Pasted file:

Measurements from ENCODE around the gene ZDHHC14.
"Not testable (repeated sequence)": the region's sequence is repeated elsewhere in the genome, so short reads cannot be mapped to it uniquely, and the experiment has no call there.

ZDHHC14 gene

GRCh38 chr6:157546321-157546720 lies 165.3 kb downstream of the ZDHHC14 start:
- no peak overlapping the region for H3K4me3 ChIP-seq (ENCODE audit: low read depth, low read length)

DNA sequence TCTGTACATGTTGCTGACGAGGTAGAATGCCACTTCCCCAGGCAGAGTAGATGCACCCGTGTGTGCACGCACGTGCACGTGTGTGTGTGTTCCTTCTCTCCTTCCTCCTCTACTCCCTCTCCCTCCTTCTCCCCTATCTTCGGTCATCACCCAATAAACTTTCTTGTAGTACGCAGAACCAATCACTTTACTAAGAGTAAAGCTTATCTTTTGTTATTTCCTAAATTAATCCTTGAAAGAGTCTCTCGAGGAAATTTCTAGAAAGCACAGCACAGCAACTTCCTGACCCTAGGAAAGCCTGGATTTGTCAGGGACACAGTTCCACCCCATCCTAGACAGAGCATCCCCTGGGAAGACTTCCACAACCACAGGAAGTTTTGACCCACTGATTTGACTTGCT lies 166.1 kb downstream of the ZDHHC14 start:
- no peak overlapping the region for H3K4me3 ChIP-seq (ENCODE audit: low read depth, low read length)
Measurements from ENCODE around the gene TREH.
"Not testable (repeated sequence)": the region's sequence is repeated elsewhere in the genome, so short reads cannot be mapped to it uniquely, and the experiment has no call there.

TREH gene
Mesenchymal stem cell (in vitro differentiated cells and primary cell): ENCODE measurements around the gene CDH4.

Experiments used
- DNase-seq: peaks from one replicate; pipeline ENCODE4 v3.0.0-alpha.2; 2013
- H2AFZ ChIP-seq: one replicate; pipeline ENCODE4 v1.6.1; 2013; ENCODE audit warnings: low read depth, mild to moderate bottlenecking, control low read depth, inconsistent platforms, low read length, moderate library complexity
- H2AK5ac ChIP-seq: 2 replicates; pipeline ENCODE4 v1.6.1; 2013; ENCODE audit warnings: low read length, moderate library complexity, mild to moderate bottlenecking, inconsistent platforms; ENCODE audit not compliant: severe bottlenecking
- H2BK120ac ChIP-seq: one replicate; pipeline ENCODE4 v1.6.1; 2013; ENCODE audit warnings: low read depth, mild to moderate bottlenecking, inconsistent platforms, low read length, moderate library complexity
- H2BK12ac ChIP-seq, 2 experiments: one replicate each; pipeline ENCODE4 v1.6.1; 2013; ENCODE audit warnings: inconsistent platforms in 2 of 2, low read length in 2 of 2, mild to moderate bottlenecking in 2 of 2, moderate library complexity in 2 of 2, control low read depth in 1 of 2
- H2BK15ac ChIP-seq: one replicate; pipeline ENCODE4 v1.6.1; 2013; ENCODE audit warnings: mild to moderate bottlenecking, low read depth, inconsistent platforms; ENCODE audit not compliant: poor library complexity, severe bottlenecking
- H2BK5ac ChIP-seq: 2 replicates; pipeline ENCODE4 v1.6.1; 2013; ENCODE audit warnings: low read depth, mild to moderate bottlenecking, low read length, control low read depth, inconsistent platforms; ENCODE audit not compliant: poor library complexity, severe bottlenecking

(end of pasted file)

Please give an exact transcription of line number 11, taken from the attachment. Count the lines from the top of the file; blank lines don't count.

Mesenchymal stem cell (in vitro differentiated cells and primary cell): ENCODE measurements around the gene CDH4.